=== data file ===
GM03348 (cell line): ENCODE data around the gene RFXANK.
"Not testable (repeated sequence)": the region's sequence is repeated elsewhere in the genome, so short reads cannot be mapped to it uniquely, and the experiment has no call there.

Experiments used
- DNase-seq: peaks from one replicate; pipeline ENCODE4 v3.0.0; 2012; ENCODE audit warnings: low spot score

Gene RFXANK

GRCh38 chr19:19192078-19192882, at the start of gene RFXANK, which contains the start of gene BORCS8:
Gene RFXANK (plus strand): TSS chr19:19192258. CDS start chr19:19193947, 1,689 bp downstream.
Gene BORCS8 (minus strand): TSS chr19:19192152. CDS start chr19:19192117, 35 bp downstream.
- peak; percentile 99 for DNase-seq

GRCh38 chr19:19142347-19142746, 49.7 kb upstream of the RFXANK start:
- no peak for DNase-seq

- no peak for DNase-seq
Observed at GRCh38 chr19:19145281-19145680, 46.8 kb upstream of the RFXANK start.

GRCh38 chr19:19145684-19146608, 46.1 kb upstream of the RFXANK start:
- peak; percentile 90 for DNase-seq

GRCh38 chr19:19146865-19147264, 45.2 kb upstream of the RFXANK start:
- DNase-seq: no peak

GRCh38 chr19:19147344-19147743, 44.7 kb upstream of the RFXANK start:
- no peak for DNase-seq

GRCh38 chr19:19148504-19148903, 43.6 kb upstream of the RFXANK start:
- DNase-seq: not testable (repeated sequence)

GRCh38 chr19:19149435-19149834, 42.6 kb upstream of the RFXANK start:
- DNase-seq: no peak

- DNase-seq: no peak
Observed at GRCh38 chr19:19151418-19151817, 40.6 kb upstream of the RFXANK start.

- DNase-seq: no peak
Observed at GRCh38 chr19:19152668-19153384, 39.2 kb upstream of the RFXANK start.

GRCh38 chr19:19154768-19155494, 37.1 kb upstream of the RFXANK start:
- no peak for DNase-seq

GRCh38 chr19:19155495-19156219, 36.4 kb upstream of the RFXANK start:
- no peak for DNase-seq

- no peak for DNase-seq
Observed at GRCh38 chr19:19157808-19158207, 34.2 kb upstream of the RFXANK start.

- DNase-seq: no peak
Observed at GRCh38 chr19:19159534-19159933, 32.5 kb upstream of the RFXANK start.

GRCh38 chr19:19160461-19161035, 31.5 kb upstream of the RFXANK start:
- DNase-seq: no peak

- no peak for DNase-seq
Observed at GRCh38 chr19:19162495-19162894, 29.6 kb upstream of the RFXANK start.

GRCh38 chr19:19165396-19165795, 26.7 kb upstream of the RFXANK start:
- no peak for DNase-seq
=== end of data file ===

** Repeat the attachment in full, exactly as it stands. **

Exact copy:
GM03348 (cell line): ENCODE data around the gene RFXANK.
"Not testable (repeated sequence)": the region's sequence is repeated elsewhere in the genome, so short reads cannot be mapped to it uniquely, and the experiment has no call there.

Experiments used
- DNase-seq: peaks from one replicate; pipeline ENCODE4 v3.0.0; 2012; ENCODE audit warnings: low spot score

Gene RFXANK

GRCh38 chr19:19192078-19192882, at the start of gene RFXANK, which contains the start of gene BORCS8:
Gene RFXANK (plus strand): TSS chr19:19192258. CDS start chr19:19193947, 1,689 bp downstream.
Gene BORCS8 (minus strand): TSS chr19:19192152. CDS start chr19:19192117, 35 bp downstream.
- peak; percentile 99 for DNase-seq

GRCh38 chr19:19142347-19142746, 49.7 kb upstream of the RFXANK start:
- no peak for DNase-seq

- no peak for DNase-seq
Observed at GRCh38 chr19:19145281-19145680, 46.8 kb upstream of the RFXANK start.

GRCh38 chr19:19145684-19146608, 46.1 kb upstream of the RFXANK start:
- peak; percentile 90 for DNase-seq

GRCh38 chr19:19146865-19147264, 45.2 kb upstream of the RFXANK start:
- DNase-seq: no peak

GRCh38 chr19:19147344-19147743, 44.7 kb upstream of the RFXANK start:
- no peak for DNase-seq

GRCh38 chr19:19148504-19148903, 43.6 kb upstream of the RFXANK start:
- DNase-seq: not testable (repeated sequence)

GRCh38 chr19:19149435-19149834, 42.6 kb upstream of the RFXANK start:
- DNase-seq: no peak

- DNase-seq: no peak
Observed at GRCh38 chr19:19151418-19151817, 40.6 kb upstream of the RFXANK start.

- DNase-seq: no peak
Observed at GRCh38 chr19:19152668-19153384, 39.2 kb upstream of the RFXANK start.

GRCh38 chr19:19154768-19155494, 37.1 kb upstream of the RFXANK start:
- no peak for DNase-seq

GRCh38 chr19:19155495-19156219, 36.4 kb upstream of the RFXANK start:
- no peak for DNase-seq

- no peak for DNase-seq
Observed at GRCh38 chr19:19157808-19158207, 34.2 kb upstream of the RFXANK start.

- DNase-seq: no peak
Observed at GRCh38 chr19:19159534-19159933, 32.5 kb upstream of the RFXANK start.

GRCh38 chr19:19160461-19161035, 31.5 kb upstream of the RFXANK start:
- DNase-seq: no peak

- no peak for DNase-seq
Observed at GRCh38 chr19:19162495-19162894, 29.6 kb upstream of the RFXANK start.

GRCh38 chr19:19165396-19165795, 26.7 kb upstream of the RFXANK start:
- no peak for DNase-seq